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The Obese Brain Athlete: Self-Regulation of the Anterior Insula in Adiposity

  • Sabine Frank ,

    Affiliations MEG Center, University of Tübingen, Tübingen, Germany, Institute of Medical Psychology and Behavioral Neurobiology, University of Tübingen, Tübingen, Germany

  • Sangkyun Lee,

    Affiliation Institute of Medical Psychology and Behavioral Neurobiology, University of Tübingen, Tübingen, Germany

  • Hubert Preissl,

    Affiliations MEG Center, University of Tübingen, Tübingen, Germany, Department of Obstetrics and Gynecology, University of Arkansas for Medical Sciences, Little Rock, Arkansas, United States of America

  • Bernd Schultes,

    Affiliation Interdisciplinary Obesity Center, Cantonal Hospital St. Gallen, CH-9400 Rorschach, Switzerland

  • Niels Birbaumer,

    Affiliations Institute of Medical Psychology and Behavioral Neurobiology, University of Tübingen, Tübingen, Germany, Ospedale San Camillo, Istituto di Ricovero e Cura a Carattere Scientifico, Venezia-Lido, Italy

  • Ralf Veit

    Affiliations MEG Center, University of Tübingen, Tübingen, Germany, Institute of Medical Psychology and Behavioral Neurobiology, University of Tübingen, Tübingen, Germany

The Obese Brain Athlete: Self-Regulation of the Anterior Insula in Adiposity

  • Sabine Frank, 
  • Sangkyun Lee, 
  • Hubert Preissl, 
  • Bernd Schultes, 
  • Niels Birbaumer, 
  • Ralf Veit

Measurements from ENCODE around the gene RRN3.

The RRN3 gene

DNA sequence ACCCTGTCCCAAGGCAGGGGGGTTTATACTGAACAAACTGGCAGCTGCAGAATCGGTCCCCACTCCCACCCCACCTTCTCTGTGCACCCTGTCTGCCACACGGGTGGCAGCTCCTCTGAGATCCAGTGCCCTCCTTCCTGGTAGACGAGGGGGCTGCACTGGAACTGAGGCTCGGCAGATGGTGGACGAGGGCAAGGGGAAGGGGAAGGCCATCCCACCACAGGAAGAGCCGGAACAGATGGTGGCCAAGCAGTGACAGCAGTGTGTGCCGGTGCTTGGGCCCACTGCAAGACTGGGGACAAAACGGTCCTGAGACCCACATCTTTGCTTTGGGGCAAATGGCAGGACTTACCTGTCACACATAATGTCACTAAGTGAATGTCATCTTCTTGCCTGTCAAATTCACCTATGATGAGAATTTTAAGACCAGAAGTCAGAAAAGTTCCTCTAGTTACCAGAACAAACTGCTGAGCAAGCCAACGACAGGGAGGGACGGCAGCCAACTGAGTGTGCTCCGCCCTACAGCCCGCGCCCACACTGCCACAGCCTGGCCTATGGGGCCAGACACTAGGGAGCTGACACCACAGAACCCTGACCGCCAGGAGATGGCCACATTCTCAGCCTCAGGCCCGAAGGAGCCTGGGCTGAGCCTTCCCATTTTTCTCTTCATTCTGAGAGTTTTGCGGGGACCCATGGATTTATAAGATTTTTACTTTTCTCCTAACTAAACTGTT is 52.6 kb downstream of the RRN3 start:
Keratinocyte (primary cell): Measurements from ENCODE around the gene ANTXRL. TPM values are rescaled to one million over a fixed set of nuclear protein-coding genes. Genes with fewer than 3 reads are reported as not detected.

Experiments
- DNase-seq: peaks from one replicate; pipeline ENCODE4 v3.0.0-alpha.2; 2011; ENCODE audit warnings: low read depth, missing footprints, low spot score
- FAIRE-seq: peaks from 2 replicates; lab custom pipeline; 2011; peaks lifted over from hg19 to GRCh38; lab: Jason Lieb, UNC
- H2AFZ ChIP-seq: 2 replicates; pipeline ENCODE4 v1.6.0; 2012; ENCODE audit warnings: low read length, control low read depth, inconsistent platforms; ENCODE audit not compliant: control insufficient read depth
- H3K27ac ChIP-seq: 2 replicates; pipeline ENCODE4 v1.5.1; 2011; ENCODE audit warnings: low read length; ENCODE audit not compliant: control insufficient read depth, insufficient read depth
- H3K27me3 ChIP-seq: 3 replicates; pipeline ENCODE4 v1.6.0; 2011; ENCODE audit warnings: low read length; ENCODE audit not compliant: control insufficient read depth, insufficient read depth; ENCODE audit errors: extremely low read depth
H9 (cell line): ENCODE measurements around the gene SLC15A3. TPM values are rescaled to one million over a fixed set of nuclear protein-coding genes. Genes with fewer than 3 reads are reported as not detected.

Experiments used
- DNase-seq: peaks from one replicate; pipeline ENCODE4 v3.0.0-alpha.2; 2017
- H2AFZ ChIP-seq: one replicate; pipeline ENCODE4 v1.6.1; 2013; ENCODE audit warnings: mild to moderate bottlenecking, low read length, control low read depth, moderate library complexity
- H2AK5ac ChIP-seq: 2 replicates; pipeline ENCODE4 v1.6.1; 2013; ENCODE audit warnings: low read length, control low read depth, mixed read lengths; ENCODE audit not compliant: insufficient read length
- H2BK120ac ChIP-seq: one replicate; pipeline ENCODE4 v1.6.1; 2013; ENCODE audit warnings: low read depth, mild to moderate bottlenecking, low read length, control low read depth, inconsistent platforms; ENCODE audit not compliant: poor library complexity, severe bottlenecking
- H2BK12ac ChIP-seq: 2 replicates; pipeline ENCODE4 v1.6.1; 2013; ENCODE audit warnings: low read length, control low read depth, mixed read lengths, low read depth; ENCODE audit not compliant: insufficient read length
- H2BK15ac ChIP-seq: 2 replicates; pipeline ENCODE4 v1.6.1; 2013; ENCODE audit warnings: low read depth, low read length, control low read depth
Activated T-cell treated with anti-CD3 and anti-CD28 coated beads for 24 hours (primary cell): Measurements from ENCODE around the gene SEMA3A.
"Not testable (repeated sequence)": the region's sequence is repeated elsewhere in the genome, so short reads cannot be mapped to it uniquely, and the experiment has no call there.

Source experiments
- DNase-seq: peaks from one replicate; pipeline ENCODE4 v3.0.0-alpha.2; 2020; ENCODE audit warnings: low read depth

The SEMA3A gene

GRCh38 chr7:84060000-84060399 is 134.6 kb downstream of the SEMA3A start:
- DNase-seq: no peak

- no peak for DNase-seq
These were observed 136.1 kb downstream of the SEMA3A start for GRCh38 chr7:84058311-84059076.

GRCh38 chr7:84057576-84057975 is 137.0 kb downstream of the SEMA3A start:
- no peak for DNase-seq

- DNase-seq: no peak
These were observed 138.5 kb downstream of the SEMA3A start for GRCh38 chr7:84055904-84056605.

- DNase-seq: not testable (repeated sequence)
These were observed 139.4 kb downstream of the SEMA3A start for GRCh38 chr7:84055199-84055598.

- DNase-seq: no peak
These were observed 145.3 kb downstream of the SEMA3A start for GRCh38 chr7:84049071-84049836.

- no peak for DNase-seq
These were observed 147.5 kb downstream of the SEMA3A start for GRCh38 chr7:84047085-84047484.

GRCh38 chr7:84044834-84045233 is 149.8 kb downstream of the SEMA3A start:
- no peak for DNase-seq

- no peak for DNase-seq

The anterior insular cortex (AIC) is involved in emotional processes and gustatory functions which can be examined by imaging techniques. Such imaging studies showed increased activation in the insula in response to food stimuli as well as a differential activation in lean and obese people. Additionally, studies investigating lean subjects established the voluntary regulation of the insula by a real-time functional magnetic resonance imaging-brain computer interface (rtfMRI-BCI) approach. In this exploratory study, 11 lean and 10 obese healthy, male participants were investigated in a rtfMRI-BCI protocol. During the training sessions, all obese participants were able to regulate the activity of the AIC voluntarily, while four lean participants were not able to regulate at all. In successful regulators, functional connectivity during regulation vs. relaxation between the AIC and all other regions of the brain was determined by a seed voxel approach. Lean in comparison to obese regulators showed stronger connectivity in cingular and temporal cortices during regulation. We conclude, that obese people possess an improved capacity to self-regulate the anterior insula, a brain system tightly related to bodily awareness and gustatory functions.